You don’t have to be Irish to enjoy cabbage with potatoes, and while this is a great dish for St. Patrick’s Day, you can also enjoy it year-round.
According to the dictionary, the word “natural” means “having undergone little or no processing and containing no chemical additives.” But when it comes to seeing the word “natural” on a food label, the definition gets much murkier — so much so, in fact, that the FDA (which is currently reviewing the term and how it can define and regulate it) has recently extended its public comment period on the meaning of this word until May 10, 2016.
The United Nations declared 2016 The International Year of Pulses. Never heard of the term? You’re not alone. Pulses include dry peas, beans, lentils, and chickpeas (aka garbanzo beans). Chefs throughout the world have been experimenting with these babies and have come up with new and creative ways to use them.
Been considering bypassing the grocery store and purchasing meat in bulk? Here’s some insight into my experience purchasing a share of a local cow for my family.
Have we all been sprinkling wood on our pasta and pizza? Some suppliers of grated Parmesan cheese have been filling their products with cellulose — an anti-clumping additive made from wood pulp — or using other, less expensive cheeses and failing to disclose the actual ingredients on the label, Bloomberg Business reports. One cheese maker has estimated that 20 percent of hard Italian cheeses are mislabeled. Another told Bloomberg that only one-third of the 28 brands of grated Parmesan it tested appeared to be accurately labeled, in terms of protein levels and fillers. In response to a Bloomberg investigation, in which a lab test confirmed that several store brands contained high levels of cellulose, several stores have begun pulling the questionable products from their shelves.
Save your napkins for mopping up spills at the dinner table. There’s no need to blot any grease when you serve one of these healthy homemade pies from Food Network. Start with whole-wheat pizza dough — store-bought is ideal on a busy weeknight — or hop aboard the latest health food trend and prepare a high-fiber crust using chickpea flour. Have plenty of fresh, in-season toppings on hand. You can’t go wrong with a basic marinara sauce or pesto, plus your favorite cheese and a handful of fresh herbs. The No. 1 perk to preparing pizza at home? These easy pies cook up in the same amount of time you’d spend waiting for your delivery to arrive — maybe even less, if you have help. Even the littlest sous chefs can chip in with the toppings.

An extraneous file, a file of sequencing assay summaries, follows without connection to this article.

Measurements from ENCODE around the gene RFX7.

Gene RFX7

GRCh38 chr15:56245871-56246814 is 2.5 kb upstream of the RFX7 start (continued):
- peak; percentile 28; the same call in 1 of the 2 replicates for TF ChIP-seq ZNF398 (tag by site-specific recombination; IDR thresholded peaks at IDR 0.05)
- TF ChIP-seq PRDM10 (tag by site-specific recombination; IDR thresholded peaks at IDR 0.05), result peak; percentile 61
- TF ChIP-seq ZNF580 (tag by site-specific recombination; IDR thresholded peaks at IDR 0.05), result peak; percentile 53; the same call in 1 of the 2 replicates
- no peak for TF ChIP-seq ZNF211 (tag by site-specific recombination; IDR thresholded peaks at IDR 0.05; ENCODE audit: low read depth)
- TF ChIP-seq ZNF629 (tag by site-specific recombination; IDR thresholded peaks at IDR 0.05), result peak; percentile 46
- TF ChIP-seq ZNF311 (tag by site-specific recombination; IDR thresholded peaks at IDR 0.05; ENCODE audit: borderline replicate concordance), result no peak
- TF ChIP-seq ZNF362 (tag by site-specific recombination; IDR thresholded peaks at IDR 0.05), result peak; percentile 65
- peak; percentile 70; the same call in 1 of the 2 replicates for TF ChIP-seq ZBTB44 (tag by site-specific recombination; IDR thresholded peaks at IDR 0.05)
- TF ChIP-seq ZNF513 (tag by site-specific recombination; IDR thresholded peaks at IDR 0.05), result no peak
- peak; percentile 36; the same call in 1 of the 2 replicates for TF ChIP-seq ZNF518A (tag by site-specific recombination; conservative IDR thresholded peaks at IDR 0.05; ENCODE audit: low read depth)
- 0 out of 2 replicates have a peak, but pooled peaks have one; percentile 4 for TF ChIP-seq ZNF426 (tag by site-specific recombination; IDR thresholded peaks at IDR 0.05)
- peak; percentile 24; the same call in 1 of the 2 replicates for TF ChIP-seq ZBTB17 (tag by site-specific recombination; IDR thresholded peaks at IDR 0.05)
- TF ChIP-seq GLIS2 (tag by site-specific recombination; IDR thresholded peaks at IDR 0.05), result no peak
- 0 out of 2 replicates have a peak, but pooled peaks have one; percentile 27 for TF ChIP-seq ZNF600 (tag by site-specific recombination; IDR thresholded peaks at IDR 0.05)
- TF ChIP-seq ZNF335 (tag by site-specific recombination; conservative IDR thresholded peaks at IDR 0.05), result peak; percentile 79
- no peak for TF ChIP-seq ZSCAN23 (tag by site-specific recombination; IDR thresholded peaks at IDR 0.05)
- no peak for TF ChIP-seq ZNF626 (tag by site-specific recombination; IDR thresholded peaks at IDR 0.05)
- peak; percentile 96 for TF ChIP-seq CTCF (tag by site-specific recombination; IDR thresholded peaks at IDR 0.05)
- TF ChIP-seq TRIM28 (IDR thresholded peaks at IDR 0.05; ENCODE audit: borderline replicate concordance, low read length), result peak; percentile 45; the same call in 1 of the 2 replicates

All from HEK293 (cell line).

Without further ado, here are five better-for-you pizzas to save you from another humdrum weeknight dinner:
This sit-down restaurant is a family favorite with more than 630 locations throughout the country. Founder Dan Evins wanted to create a restaurant that would make people feel comfortable when they were on the road far from home. However, many of the options at this eatery are drowning in high-calorie gravy or lots of butter. Last year, however, Cracker Barrel started offering Wholesome Fixin’s and Tasty Alternatives for those who want to watch their calories. The full nutrition info, however, isn’t offered for every dish on the menu (only the few healthier selections).
Snack bars, energy bars, meal-replacement bars and even bars that claim to help aid in sleep have saturated the market for some time. But what if you just want a nibble, and not a full bar snack? Try bites. We think they’re the new bars! Portable and easy to pop one or two when you need an energy boost or a tiny bedtime treat, they’re taking over the bar marketplace at lightning speed. We rounded up a few of the latest offerings, below.
I grew up on pancake mix. And I must tell you my grandmother made some pretty darn delicious pancakes out of that mix. They were always fluffy but brown and crispy on the edges. I never felt slighted in any way that we didn’t make homemade pancakes growing up, because … well, that was all I knew.
If you don’t readily recognize the word “pulses,” or know it is the official name for the category of food that includes dry peas, chickpeas, beans and lentils, you’re not alone. In fact, most Americans have no idea what pulses are. But many of those same people likely have a can of chickpeas, a bag of dried lentils or some black beans lurking on the shelves of their kitchen cupboards. And now that the United Nations has officially declared 2016 the International Year of Pulses, it’s only a matter of time before this pantry staple also becomes a household word.
Pulses, it turns out, have a lot going for them in terms of nutrition, sustainability and affordability. Here are the top five reasons to start including more of them in your diet.